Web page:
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Introduction to payments and payment processing:
This is a confusing area for new entrepreneurs, because you’re thinking, “doesn’t my e-commerce solution already process my payment? I mean, that’s what they do, right?” Well, no, or maybe sometimes. Most shopping cart software vendors allow you to sign up for a payment processor from within their websites or log in to a payment processor you already use, but you need a payment processor in addition to an e-commerce solution. A payment processor (in the way I’m using the term) is what allows you to charge credits cards and gets the money from the credit card company to you (through a merchant account or its equivalent). It handles disputes and charge backs if there are questions about what you sold or don’t behave well and it protects you from fraud and fake credit cards.
Adding confusion to this area is that there are many steps in the payment process, and you can actually find vendors to handle each one. Luckily, for new entrepreneurs, the ones below have mostly integrated the process under one roof.
However, if you do a lot of revenue either online or off, sometimes you can save money by getting different merchants for your payment process, merchant account and so on.
The name of the game when choosing a payment processor is fees, fees, fees, and to a lesser extent, ease of integration. If you’re opening your very first online store with little capital, don’t worry about the fees too much, worry about getting it up and running, the fees are not that different among the vendors that it will make a difference before you sell 100 of whatever it is you sell. All payment processors typically charge a fee per transaction and also take a cut of the transaction as a percentage.
Introduction to Point of Sale Systems
A point of sale system allows you to accept credit cards in person (at the point of sale), which is pretty much a necessity for retail businesses, restaurants, or anyone that accepts a payment besides cash in person. If you never have a customer in person, you don’t need a P.O.S. We’ve combined Payment processors with P.O.S. systems because they are often offered together.
You’ve probably seen Square’s little square card reader at the farmer’s market or small vendor that you put your card into, or some people have a little card reader attached to their phone. Vendors will send you a device or allow you to enter the numbers into an app on an iPad or phone. Vendors for large establishments like restaurants will have whole machines they send you or you can rent.
POS systems can be mobile, allowing you to accept credit cards out on appointments (instead of having the customer call the office), so you can do things like accept payments while you’re in a home fixing the plumbing or at your food cart or at the outside tables of your restaurant.
Payment Processors & P.O.S Vendors:
Look at the options below, see which are easily integrated into your e-commerce solution, then start doing the math. If you’re new to this, pick your e-commerce solution first then sign up for a compatible gateway. Besides the ones listed below there are many, many others, but a lot of them require developers to integrate to your website. The first two listed (Square and Stripe) are the most popular with small online merchants.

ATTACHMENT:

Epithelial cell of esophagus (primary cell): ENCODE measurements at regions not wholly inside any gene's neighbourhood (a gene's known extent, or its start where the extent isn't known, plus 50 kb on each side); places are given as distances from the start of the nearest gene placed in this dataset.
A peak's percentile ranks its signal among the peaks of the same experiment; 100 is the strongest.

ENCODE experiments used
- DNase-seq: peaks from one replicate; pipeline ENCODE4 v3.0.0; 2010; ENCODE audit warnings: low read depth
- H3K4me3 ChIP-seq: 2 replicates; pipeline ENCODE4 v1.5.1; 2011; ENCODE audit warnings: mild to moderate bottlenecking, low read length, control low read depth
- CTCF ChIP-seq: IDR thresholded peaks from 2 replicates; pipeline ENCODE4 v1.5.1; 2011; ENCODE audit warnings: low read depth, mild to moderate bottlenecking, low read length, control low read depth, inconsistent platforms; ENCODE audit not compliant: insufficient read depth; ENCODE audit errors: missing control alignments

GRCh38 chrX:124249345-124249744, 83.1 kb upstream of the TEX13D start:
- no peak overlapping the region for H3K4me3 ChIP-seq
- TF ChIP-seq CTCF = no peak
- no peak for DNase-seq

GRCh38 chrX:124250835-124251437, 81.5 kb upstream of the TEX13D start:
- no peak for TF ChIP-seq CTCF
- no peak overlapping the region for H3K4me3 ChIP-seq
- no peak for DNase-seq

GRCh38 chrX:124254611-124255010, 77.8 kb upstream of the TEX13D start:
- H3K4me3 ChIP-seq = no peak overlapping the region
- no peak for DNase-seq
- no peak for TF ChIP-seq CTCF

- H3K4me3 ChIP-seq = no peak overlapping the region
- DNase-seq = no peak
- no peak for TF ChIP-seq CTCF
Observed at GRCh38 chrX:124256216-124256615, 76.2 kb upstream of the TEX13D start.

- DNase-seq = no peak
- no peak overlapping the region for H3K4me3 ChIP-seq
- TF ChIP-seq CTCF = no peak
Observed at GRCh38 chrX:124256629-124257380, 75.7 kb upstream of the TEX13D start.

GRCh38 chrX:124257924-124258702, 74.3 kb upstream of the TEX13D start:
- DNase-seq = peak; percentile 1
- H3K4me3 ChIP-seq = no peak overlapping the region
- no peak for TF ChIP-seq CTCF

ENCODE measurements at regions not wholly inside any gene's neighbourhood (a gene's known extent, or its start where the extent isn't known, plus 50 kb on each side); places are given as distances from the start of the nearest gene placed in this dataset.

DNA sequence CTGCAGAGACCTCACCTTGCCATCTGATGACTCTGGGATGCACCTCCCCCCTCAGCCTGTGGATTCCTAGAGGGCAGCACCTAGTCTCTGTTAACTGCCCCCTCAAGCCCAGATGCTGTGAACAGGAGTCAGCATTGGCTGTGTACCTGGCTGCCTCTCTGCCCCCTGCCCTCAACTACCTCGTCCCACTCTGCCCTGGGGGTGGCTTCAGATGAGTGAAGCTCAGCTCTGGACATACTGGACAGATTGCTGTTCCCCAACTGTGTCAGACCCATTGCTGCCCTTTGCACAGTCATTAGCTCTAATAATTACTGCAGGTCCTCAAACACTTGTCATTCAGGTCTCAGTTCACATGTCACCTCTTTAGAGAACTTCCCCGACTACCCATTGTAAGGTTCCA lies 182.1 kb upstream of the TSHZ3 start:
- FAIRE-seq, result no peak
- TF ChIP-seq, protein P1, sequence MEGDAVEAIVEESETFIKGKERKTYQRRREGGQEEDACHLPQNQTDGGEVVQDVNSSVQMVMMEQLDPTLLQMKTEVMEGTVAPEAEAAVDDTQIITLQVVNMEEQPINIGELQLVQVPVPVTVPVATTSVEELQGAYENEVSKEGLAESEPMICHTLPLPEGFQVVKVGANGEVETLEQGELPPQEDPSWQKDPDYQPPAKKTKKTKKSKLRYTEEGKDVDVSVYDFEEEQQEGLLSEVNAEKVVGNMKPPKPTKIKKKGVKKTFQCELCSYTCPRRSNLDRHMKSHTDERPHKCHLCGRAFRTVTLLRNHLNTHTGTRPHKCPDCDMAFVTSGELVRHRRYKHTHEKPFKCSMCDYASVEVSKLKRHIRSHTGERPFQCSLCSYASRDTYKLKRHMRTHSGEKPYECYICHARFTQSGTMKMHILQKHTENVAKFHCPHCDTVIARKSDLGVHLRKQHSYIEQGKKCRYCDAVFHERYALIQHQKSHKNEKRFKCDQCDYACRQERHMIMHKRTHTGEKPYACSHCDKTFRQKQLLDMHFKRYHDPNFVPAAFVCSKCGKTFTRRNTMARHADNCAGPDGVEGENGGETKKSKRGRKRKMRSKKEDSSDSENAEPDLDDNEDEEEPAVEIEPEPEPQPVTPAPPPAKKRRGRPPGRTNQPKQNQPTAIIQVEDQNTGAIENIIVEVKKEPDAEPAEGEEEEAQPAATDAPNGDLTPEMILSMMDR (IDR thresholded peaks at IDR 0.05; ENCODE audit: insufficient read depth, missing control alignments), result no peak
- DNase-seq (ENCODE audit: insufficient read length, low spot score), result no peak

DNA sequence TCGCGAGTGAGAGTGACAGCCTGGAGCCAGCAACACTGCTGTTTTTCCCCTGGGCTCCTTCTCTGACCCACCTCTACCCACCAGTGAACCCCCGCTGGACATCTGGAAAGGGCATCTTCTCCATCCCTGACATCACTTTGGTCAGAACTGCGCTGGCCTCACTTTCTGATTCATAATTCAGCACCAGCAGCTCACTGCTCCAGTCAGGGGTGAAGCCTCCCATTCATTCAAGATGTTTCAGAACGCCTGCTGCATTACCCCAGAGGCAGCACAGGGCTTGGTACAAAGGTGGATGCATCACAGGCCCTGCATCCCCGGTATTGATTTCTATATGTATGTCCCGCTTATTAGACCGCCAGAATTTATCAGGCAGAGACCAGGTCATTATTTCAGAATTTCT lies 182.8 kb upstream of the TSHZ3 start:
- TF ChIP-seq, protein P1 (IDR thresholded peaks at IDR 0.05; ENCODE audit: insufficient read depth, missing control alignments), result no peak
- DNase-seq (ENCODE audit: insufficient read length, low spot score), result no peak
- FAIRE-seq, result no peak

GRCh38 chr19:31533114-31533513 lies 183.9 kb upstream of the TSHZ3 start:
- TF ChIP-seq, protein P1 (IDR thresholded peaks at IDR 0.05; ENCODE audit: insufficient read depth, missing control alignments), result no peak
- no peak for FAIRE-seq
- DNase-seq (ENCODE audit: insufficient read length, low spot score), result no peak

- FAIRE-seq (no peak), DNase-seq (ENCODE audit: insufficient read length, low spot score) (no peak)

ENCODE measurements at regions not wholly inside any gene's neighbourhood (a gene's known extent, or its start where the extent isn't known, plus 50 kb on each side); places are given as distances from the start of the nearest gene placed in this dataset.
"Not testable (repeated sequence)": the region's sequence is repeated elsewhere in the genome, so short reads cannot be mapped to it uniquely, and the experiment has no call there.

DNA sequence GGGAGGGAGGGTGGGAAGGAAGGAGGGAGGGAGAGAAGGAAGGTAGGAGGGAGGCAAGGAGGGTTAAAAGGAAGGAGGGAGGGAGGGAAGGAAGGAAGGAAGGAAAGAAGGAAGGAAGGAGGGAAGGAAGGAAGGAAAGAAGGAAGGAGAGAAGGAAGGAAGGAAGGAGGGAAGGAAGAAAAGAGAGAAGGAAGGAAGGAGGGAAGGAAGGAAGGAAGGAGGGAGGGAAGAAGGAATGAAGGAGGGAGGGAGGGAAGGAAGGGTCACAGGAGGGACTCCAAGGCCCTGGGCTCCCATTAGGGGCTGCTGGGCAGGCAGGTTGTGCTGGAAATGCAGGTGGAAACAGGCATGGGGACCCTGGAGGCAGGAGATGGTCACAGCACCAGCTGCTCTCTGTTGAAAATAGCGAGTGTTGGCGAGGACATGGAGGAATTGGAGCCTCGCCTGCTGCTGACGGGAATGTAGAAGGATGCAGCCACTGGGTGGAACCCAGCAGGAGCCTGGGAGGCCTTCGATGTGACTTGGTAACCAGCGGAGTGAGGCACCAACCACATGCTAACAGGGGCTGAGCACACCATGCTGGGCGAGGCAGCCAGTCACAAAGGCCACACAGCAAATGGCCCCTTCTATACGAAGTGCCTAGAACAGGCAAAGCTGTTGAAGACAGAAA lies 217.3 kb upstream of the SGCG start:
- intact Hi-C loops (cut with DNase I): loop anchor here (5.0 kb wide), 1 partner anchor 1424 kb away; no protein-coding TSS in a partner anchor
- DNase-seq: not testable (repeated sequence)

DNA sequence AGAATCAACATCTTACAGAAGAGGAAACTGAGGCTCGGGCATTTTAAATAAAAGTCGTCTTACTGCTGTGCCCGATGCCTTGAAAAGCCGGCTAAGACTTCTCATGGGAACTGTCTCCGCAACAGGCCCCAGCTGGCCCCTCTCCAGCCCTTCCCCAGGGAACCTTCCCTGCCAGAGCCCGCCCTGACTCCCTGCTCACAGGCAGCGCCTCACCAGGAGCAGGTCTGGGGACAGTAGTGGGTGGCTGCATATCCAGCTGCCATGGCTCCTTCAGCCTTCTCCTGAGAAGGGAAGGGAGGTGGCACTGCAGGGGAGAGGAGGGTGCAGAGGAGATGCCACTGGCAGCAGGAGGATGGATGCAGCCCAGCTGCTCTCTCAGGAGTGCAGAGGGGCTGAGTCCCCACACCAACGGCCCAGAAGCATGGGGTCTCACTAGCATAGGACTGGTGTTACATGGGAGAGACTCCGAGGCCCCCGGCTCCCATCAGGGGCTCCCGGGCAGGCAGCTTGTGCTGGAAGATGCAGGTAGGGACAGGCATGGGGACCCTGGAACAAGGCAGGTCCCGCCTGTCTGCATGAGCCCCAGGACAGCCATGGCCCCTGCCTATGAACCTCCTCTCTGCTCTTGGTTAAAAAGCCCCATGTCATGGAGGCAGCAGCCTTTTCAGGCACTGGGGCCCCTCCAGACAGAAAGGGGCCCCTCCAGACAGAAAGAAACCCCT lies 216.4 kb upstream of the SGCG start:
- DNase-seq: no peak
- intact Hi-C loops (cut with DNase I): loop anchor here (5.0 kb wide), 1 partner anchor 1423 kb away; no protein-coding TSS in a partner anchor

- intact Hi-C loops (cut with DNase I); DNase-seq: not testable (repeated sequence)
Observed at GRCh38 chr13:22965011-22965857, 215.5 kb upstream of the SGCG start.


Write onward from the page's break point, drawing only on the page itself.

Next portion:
- Square: popular with in-person businesses, like food carts, art stalls, and contractors, and it can also easily be used at restaurants, coffee shops, and the like. You get a little square card reader, or you can buy the bigger register or stand (actually an iPad, which you’ve probably seen, it’s the thing you swivel around at a coffee shop to enter how much tip you want). You can also use it as your payment processor with e-commerce software that has integrated it.
- Stripe: integrates with a lot of websites. Many e-commerce options actually use Stripe or offer their own payment processor that is actually Stripe in disguise. They now also have Point-of-Sale systems with Stripe Terminal.
- PayPal: You’ve probably used this before. It has a large international reach, so if you’re not based in the U.S. this might be a good option (or your only option). They also have a P.O.S. system.
- Amazon Pay: offers the ability for shoppers to use their Amazon accounts on your website to pay, meaning they don’t have to set up an account.
- Clover: they have a lite plan for under $10 a month, and then full-featured plans and hardware.
- Global Reach: These payment processors have a large global reach, making it easier to accept payments from many countries, or payments from the U.S. if you are outside the U.S. However, they require you to integrate it into your website, so not a good fit for non-coders.
- For developers: while Stripe will probably be any developer’s first choice, there are a number of other options you can integrate into your saas project or website (including some of the ones above).
Industry Specific P.O.S: Restaurants
- Toast POS: made for larger restaurants, a small place might opt for Square instead. However, this system is pretty robust and they’ve got the restaurant business down. You can buy different terminals (for example, a handheld one for taking to the outside tables)
- Touch Bistro: Based on iPads, they can also offer restaurant specific add-ones, like a kitchen display system you can purchase. Requires you to have an additional payment processor.
- Already mentioned, but Square has a solution just for restaurants called Square for Restaurants.
Multiple Industry POS Focus:
- Harbor Touch: will send you the hardware for free if you sign up for the service, which can be a great incentive. Requires you to have a separate merchant account and payment processor though. Available for a lot of industries, but concentrated in food and retail, salons and convenience stores.
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